authentic.  As ENUM is deployed on the global Internet, it is
   expected to be a popular target for various kind of attacks, and
   attacking the underlying DNS infrastructure is one way of attacking
   the ENUM service itself.

   There are multiple types of attacks that can happen against DNS that
   ENUM implementations should consider.  See Threat Analysis of the
   Domain Name System [RFC3833] for a review of the various threats to
   the DNS.

   Because of these threats, a deployed ENUM service SHOULD include
   mechanisms to ameliorate these threats.  Most of the threats can be
   solved by verifying the authenticity of the data via mechanisms such
   as DNS Security (DNSSEC) [RFC4033].  Others, such as Denial Of
   Service attacks, cannot be solved by data authentication.  It is
   important to remember that these threats include not only the NAPTR
   lookups themselves, but also the various records needed for the
   services to be useful (for example NS, MX, SRV and A records).

   Even if DNSSEC is deployed, a service that uses ENUM for address
   translation should not blindly trust that the peer is the intended
   party as DNSSEC deployment cannot protect against every kind of
   attack on DNS.  A service should always authenticate the peers as
   part of the setup process for the service itself and never blindly
   trust any kind of addressing mechanism.

   Finally, as an ENUM service will be implementing some type of
   security mechanism, software which implements ENUM MUST be prepared
   to receive DNSSEC and other standardized DNS security responses,
   including large responses, EDNS0 signaling, unknown RRs, and so on.




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7.2.  Caching Security
   The caching in DNS can make the propagation time for a change take
   the same amount of time as the time to live for the NAPTR records in
   the zone that is changed.  The use of this in an environment where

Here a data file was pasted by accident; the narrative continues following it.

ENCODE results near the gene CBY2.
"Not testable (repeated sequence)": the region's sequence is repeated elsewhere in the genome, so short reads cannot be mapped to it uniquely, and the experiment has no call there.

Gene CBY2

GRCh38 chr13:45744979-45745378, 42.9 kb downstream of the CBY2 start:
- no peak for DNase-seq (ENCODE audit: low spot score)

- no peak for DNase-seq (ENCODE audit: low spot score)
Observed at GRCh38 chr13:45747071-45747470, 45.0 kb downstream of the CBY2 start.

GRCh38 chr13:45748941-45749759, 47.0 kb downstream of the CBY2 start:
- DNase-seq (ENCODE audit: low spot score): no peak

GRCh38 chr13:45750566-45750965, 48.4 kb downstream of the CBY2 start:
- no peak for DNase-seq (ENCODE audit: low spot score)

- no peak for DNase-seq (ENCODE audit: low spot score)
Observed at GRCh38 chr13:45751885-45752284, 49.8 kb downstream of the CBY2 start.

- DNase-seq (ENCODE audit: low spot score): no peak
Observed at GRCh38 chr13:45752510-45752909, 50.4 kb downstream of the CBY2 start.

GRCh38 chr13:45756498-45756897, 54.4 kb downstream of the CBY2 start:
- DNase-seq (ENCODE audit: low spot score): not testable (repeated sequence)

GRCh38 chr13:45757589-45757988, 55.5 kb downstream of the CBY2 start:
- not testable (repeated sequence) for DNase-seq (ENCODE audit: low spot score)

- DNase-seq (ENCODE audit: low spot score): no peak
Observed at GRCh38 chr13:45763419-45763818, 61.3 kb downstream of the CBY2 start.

IP-addresses are dynamically assigned (for example, when using DHCP
   [RFC2131]) must therefore be done very carefully.

7.3.  Call Routing Security
   There are a number of countries (and other numbering environments) in
   which there are multiple providers of call routing and number/name-
   translation services.  In these areas, any system that permits users,
   or putative agents for users, to change routing or supplier
   information may provide incentives for changes that are actually
   unauthorized (and, in some cases, for denial of legitimate change
   requests).  Such environments should be designed with adequate
   mechanisms for identification and authentication of those requesting
   changes and for authorization of those changes.

7.4.  URI Resolution Security
   A large amount of Security Issues have to do with the resolution
   process itself, and use of the URIs produced by the DDDS mechanism.
   Those have to be specified in the registration of the Enumservice
   used, as specified in "Guide and Template for IANA Registrations of
   Enumservices" [SV_GUIDE].

8.  Acknowledgements
   This document is an update of RFC 3761, which was edited by Patrik
   Faltstrom and Michael Mealling.  Please see the Acknowledgements
   section in that RFC for additional acknowledgements.

9.  Changes from RFC 3761
   Two sections have been added explaining the implied protocol
   requirements for use of NAPTRs according to this specification. These
   have been collected from experience of ENUM deployment.

   Clarifications include the required use of Replacement field in non-
   terminal NAPTRs (Section 3.3.2.3.3) and that string matching is case
   insensitive (Section 2.6).

   Substantive changes include removing the discussion of registration
   mechanisms, (now specified in "Guide and Template for IANA
   Registrations of Enumservices" [SV_GUIDE]), adding "-" as a valid